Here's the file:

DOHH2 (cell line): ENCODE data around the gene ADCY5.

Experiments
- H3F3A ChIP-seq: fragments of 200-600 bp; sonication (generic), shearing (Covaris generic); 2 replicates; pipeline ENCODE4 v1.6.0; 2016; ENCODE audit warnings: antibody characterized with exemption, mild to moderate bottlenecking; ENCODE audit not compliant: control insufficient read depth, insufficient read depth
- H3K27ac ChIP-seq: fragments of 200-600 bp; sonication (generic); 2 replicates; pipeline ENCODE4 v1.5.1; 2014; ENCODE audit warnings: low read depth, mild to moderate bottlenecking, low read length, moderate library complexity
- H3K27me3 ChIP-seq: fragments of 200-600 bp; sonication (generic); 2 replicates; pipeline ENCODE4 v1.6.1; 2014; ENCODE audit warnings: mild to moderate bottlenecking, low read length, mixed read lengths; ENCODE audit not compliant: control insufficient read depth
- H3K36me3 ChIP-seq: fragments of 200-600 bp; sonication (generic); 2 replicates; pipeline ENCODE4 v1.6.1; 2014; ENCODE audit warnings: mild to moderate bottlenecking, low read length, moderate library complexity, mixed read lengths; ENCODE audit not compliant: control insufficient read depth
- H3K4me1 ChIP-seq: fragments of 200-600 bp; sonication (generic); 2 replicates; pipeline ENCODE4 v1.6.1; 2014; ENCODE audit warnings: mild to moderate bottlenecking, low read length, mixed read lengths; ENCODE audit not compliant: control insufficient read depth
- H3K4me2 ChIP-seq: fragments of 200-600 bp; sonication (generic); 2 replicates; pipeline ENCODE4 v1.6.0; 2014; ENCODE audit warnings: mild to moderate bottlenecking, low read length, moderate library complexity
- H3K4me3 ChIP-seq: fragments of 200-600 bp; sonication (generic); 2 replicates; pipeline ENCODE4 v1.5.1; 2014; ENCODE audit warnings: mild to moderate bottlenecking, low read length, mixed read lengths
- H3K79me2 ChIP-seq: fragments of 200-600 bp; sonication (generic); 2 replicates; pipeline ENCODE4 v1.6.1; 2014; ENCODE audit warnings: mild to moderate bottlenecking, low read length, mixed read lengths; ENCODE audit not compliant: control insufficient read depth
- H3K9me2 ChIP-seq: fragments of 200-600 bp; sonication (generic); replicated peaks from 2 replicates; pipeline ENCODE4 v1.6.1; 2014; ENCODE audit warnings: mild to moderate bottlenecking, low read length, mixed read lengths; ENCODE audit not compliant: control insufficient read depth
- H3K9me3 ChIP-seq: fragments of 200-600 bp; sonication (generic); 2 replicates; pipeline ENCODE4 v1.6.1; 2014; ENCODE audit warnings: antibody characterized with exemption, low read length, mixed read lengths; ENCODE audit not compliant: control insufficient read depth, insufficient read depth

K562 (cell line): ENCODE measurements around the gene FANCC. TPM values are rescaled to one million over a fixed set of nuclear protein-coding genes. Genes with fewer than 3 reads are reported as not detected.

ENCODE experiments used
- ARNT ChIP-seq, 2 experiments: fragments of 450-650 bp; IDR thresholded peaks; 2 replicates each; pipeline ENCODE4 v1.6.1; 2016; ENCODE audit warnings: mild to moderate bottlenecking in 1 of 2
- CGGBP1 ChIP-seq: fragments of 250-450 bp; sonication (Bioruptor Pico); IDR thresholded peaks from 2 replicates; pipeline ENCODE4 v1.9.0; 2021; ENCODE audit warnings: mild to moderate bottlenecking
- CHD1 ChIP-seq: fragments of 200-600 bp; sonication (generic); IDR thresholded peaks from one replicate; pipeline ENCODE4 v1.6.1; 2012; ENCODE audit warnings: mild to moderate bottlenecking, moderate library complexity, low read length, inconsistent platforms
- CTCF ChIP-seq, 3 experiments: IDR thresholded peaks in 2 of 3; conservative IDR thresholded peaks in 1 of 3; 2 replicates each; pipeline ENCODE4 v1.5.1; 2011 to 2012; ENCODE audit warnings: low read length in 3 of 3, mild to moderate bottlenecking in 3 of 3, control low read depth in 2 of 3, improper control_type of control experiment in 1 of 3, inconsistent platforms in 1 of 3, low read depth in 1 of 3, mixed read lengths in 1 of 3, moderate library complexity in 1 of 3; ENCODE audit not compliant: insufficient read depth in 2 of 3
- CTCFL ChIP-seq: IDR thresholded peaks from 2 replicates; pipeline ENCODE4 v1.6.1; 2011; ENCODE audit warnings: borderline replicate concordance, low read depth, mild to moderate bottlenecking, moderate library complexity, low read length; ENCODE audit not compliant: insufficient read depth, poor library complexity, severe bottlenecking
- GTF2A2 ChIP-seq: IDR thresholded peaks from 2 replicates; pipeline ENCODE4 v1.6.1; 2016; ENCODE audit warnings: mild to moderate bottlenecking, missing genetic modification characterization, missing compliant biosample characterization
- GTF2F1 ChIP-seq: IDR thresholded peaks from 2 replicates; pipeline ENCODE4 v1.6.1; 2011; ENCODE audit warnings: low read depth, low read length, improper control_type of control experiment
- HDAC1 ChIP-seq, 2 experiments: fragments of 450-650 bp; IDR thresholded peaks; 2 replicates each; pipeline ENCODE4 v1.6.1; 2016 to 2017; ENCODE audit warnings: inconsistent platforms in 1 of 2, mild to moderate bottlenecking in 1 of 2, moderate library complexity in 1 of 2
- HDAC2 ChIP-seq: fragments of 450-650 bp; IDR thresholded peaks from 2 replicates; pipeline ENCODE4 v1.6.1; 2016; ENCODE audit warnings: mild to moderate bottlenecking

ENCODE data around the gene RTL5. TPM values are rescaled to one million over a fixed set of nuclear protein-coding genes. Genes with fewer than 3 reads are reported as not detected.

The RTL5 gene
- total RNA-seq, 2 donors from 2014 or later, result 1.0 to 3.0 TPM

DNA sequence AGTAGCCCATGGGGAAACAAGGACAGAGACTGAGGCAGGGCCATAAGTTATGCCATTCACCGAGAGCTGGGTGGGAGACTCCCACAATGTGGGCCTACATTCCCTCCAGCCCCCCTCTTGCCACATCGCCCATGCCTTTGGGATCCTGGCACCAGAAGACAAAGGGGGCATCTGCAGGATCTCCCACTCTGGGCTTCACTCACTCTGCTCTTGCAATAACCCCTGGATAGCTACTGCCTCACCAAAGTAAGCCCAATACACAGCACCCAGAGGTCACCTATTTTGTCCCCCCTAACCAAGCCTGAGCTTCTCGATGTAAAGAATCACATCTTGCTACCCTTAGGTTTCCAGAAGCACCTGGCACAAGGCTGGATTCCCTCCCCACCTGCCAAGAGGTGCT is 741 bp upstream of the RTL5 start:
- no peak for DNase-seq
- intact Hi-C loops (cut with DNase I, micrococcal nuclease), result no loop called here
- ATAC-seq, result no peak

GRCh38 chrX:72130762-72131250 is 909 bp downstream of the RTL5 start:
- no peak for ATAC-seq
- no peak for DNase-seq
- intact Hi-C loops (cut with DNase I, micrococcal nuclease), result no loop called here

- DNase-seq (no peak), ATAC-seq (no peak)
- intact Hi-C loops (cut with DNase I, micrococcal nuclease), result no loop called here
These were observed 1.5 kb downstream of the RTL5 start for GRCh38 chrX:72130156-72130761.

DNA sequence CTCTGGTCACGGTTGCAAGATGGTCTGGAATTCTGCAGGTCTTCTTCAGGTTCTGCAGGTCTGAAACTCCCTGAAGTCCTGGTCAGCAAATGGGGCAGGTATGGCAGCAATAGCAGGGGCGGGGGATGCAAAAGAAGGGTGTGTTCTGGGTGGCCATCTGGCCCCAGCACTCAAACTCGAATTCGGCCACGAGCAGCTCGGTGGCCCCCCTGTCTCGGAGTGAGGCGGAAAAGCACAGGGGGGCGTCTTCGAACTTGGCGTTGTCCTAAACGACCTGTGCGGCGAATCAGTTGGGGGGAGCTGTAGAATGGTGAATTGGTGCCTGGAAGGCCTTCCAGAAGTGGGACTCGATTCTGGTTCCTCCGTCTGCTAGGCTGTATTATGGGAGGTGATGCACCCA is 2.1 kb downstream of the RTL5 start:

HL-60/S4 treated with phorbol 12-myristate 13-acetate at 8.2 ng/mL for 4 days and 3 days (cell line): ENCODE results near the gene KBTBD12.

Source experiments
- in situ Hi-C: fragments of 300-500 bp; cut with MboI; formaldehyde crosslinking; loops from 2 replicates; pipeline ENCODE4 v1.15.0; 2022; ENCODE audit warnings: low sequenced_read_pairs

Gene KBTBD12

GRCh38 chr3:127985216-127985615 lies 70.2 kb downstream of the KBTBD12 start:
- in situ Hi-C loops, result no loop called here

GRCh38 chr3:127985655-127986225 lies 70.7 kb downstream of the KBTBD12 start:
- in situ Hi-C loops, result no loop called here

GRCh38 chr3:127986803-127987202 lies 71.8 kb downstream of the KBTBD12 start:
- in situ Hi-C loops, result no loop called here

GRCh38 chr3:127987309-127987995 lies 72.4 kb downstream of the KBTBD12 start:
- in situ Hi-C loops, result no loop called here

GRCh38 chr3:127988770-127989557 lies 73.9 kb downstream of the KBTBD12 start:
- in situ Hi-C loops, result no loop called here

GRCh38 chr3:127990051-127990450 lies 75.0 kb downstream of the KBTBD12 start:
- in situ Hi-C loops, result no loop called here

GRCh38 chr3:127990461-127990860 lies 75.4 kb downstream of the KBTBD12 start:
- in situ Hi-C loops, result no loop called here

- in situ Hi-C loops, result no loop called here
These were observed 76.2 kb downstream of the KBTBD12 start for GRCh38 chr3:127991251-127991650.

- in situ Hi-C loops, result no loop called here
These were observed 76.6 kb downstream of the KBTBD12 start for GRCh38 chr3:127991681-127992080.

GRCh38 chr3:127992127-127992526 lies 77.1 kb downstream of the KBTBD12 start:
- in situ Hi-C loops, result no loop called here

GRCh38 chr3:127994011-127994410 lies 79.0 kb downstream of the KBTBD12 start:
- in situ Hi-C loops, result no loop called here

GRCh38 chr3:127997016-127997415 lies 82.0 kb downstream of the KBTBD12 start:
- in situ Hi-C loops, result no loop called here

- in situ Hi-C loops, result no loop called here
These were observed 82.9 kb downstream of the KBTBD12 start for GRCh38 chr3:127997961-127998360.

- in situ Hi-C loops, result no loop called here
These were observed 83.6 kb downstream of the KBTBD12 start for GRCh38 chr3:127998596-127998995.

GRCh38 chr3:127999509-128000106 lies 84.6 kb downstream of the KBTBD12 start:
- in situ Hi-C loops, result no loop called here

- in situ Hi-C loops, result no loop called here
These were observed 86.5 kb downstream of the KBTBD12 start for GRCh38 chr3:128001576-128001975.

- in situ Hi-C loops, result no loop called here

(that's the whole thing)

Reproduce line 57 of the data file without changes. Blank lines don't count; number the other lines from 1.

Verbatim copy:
- in situ Hi-C loops, result no loop called here